Jump to section
In 2020, AARP reported that 2/3 of all adults were feeling alone. The report also revealed that 66% of the population had increased anxiety.
If you’re asking online how to combat loneliness, you’re not alone.
Let’s take a look at the concept of feeling alone and 15 tips and activities that will help you combat loneliness.
What does feeling alone mean?
Feeling alone, or loneliness is a state of solitude.
Of course, not all people who are alone experience loneliness. Some are quite happy in their own company. So, loneliness can be defined as a perceived state of being lonely or alone.
Sign up to receive the latest insights, articles, and exclusive resources from BetterUp.
Thank you for your interest in BetterUp.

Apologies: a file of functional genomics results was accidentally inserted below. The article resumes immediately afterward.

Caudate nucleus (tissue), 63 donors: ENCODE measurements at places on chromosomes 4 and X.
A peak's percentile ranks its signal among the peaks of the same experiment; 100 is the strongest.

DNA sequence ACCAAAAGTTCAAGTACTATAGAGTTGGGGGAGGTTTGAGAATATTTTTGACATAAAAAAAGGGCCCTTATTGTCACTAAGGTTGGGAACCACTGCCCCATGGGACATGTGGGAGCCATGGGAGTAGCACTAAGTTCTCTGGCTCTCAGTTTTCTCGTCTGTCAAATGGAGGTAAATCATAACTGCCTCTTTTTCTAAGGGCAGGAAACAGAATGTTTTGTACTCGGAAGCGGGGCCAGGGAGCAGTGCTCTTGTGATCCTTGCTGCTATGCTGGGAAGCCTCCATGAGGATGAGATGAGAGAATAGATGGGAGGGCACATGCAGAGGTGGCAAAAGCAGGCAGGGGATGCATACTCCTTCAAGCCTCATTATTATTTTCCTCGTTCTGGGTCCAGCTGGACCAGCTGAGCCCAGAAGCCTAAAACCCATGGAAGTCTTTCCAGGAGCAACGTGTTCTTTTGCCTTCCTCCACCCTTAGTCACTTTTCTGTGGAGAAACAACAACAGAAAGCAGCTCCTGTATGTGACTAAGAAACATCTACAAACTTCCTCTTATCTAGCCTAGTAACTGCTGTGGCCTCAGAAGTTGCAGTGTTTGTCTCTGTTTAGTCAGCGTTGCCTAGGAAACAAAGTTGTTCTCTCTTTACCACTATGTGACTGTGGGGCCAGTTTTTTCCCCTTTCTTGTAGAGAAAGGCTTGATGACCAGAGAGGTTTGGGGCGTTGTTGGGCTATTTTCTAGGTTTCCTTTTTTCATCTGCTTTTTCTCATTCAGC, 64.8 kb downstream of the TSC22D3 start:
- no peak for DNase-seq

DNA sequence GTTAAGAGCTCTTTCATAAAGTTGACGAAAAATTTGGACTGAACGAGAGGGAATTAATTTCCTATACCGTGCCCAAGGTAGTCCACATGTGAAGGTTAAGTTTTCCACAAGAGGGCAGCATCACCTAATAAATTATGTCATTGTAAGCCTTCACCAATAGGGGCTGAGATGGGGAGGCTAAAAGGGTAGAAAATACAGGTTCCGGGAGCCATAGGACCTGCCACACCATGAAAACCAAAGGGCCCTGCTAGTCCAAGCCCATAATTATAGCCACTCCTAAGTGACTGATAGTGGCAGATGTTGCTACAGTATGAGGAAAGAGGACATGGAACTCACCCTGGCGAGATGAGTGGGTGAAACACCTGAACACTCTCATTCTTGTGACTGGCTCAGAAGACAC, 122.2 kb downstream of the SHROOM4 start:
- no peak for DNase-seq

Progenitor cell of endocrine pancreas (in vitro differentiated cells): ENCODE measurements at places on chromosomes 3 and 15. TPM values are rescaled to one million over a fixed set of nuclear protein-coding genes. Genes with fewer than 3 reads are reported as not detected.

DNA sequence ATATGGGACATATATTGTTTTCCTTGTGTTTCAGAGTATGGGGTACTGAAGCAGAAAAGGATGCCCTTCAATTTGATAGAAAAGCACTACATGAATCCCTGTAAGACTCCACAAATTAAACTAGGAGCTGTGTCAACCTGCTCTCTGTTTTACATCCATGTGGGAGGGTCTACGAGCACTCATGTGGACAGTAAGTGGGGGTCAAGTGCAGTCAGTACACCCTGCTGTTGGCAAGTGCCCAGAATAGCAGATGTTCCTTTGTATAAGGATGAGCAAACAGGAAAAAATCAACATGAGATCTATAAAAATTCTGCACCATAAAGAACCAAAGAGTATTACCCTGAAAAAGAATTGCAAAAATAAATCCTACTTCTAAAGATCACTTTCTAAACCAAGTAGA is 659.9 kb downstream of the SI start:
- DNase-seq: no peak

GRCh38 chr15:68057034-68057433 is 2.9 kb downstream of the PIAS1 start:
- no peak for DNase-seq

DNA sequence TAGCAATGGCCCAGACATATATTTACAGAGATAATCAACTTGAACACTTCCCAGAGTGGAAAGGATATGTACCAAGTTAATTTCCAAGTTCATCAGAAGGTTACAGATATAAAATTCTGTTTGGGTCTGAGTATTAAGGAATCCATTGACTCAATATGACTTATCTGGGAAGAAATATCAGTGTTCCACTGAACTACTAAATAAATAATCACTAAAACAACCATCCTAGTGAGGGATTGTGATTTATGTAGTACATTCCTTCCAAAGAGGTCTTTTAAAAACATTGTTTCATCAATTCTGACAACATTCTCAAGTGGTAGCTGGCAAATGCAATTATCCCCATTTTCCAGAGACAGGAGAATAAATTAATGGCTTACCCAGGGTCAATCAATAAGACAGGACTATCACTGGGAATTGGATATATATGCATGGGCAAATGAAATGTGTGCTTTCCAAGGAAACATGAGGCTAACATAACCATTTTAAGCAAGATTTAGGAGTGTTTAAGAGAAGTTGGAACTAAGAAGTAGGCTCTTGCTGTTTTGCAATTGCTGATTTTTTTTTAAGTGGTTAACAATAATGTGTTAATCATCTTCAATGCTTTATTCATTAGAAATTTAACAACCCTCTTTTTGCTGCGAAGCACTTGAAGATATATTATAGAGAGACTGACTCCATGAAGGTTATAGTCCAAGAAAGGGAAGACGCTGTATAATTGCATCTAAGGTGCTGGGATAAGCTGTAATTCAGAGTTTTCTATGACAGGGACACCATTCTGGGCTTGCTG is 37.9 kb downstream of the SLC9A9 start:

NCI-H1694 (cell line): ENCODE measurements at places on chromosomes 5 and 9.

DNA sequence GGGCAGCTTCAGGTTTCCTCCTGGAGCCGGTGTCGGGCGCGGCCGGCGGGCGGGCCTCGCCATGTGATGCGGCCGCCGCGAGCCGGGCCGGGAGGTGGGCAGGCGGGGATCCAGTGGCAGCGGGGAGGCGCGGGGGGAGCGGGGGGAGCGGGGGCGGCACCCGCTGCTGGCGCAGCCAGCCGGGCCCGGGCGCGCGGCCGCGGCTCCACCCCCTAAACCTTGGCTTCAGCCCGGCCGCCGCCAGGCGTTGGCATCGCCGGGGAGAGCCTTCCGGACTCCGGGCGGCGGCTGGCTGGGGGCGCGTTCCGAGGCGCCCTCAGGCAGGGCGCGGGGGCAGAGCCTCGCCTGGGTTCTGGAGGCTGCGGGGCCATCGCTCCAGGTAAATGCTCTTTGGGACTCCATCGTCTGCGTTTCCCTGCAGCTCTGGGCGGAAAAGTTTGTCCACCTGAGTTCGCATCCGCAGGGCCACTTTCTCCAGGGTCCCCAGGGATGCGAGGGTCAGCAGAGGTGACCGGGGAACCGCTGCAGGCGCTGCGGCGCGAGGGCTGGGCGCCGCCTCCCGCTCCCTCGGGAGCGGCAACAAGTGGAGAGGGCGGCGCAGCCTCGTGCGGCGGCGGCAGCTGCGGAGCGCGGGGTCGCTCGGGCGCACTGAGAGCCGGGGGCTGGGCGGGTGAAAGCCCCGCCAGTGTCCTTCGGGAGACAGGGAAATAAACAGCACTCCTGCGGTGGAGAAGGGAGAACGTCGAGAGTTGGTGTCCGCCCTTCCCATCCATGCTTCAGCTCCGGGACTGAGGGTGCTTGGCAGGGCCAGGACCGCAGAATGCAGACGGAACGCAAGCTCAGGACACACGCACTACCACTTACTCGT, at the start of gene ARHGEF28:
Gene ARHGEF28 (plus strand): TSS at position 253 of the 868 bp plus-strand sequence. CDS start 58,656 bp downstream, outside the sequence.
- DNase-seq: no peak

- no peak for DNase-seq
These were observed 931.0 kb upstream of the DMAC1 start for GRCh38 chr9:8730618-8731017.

Tips to help when you’re feeling alone
You can prevent feelings of loneliness from spiraling out of control by implementing a few tips.
1. Practice mindfulness
Mindfulness is a practice. It means intentionally bringing your mind and senses to focus on being present in the moment. Often, we tend to dwell on the past or anticipate the future.
Practicing mindfulness will help you stay grounded in the present moment. You can remind yourself to become mindful as you go through your day. Studies have shown that mindfulness can improve your physical and mental well-being. It can also control your negative emotions.
But how can you make sure you’re being mindful? Simply focus on breathing in and out. Gradually let your senses become aware of the sounds, scents, emotions, sights, and the world around you.
2. Walk and spend time outdoors
Research has shown that walking and spending time outdoors for just 20 minutes a day can reduce social isolation and loneliness. There is growing evidence to suggest that spending time outdoors in nature has mental health benefits.